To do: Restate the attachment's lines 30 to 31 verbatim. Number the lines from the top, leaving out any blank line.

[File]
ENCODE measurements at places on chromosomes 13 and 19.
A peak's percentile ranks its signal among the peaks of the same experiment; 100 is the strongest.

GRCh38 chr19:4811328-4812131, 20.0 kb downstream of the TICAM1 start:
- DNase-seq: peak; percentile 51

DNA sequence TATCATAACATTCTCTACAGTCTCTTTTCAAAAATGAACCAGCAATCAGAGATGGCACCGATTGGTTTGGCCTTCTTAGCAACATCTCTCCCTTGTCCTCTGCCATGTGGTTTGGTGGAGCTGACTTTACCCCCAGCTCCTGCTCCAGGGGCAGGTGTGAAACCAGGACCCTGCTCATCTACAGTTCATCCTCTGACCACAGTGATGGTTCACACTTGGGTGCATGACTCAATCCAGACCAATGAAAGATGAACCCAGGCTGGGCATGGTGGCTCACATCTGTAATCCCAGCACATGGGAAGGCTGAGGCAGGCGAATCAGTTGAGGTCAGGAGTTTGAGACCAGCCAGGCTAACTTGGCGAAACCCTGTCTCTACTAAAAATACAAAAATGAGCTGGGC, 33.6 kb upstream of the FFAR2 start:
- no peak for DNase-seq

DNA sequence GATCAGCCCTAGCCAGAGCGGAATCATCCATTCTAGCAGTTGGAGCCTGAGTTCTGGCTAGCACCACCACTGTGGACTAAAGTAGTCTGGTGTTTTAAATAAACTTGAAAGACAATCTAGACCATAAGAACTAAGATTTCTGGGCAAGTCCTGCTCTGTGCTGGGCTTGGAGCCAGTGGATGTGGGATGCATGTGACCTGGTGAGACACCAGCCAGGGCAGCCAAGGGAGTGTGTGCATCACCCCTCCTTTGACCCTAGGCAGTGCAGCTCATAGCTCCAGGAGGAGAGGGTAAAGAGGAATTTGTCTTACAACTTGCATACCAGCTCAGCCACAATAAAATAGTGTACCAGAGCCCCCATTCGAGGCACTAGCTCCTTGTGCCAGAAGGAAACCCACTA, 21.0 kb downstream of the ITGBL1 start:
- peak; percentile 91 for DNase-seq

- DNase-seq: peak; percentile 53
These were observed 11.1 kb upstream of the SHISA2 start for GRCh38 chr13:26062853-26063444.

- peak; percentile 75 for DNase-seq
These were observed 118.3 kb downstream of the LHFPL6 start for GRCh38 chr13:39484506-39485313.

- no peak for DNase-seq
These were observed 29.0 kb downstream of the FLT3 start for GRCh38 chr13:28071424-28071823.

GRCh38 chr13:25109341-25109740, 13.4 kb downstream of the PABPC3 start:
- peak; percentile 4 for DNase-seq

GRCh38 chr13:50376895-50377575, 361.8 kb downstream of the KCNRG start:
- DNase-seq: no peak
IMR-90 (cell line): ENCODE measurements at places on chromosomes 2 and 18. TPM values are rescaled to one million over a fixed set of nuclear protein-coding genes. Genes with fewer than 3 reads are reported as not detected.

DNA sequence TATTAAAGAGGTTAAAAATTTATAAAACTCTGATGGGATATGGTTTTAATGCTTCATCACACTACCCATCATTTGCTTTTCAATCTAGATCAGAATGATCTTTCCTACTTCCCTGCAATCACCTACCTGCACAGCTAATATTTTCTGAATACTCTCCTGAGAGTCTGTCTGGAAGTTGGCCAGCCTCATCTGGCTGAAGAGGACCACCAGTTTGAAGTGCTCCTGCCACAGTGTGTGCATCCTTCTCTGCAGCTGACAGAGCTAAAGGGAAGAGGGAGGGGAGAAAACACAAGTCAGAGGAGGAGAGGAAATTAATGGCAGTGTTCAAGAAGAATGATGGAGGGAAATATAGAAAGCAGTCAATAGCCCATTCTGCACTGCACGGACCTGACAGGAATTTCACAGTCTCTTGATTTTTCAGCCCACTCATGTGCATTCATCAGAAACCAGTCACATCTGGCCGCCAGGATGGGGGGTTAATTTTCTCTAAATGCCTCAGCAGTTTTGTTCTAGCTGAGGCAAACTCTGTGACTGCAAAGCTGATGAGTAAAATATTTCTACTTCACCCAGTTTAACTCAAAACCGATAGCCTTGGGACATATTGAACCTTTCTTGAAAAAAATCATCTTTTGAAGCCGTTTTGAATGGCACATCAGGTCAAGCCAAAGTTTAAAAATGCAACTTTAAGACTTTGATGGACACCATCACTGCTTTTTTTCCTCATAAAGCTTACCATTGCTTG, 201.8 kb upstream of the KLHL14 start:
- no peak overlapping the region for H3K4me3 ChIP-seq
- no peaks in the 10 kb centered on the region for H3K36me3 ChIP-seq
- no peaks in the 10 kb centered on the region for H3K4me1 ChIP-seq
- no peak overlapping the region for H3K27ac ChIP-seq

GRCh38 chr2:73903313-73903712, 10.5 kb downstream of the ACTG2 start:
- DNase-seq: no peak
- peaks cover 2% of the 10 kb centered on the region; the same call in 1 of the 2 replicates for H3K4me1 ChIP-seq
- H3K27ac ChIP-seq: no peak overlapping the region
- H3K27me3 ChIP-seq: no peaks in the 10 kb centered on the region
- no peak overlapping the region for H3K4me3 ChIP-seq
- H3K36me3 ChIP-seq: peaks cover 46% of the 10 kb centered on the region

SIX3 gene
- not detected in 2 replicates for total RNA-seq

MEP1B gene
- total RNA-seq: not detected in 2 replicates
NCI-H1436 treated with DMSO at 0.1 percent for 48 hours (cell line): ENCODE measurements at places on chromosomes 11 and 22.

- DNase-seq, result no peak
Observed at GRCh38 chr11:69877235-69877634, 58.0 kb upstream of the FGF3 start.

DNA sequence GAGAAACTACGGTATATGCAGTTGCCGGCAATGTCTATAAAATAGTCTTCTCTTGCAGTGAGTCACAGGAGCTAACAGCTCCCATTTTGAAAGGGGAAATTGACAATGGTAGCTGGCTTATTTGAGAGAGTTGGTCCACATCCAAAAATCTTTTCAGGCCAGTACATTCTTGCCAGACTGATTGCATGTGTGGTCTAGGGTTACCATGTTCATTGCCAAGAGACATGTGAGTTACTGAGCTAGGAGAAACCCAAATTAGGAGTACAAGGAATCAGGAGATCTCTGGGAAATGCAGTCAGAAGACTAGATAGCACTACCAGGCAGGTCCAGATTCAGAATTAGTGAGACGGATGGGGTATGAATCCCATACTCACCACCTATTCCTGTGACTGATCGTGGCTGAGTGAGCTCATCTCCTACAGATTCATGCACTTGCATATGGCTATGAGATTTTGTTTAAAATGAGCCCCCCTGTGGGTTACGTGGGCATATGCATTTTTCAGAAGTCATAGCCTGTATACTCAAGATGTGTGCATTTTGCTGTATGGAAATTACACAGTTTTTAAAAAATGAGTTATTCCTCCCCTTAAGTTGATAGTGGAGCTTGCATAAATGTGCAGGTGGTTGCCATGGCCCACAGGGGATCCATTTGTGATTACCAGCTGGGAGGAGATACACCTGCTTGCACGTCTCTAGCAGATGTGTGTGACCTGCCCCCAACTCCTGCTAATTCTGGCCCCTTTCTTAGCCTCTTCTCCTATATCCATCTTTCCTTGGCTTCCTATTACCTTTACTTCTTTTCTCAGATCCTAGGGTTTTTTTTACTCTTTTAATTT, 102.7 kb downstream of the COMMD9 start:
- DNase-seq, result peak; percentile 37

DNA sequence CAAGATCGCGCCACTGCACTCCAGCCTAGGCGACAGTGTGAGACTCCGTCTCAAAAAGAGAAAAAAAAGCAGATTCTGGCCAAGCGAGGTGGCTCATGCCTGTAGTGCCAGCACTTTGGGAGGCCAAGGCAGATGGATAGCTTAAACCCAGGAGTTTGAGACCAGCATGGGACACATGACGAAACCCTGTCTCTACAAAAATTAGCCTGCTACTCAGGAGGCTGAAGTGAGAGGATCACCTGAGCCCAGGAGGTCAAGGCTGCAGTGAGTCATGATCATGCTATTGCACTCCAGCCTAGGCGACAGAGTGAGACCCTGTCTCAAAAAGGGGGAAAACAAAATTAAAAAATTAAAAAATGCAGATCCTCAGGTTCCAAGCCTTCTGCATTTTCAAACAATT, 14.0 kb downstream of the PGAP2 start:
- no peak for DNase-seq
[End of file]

- no peak overlapping the region for H3K4me3 ChIP-seq
- H3K36me3 ChIP-seq: peaks cover 46% of the 10 kb centered on the region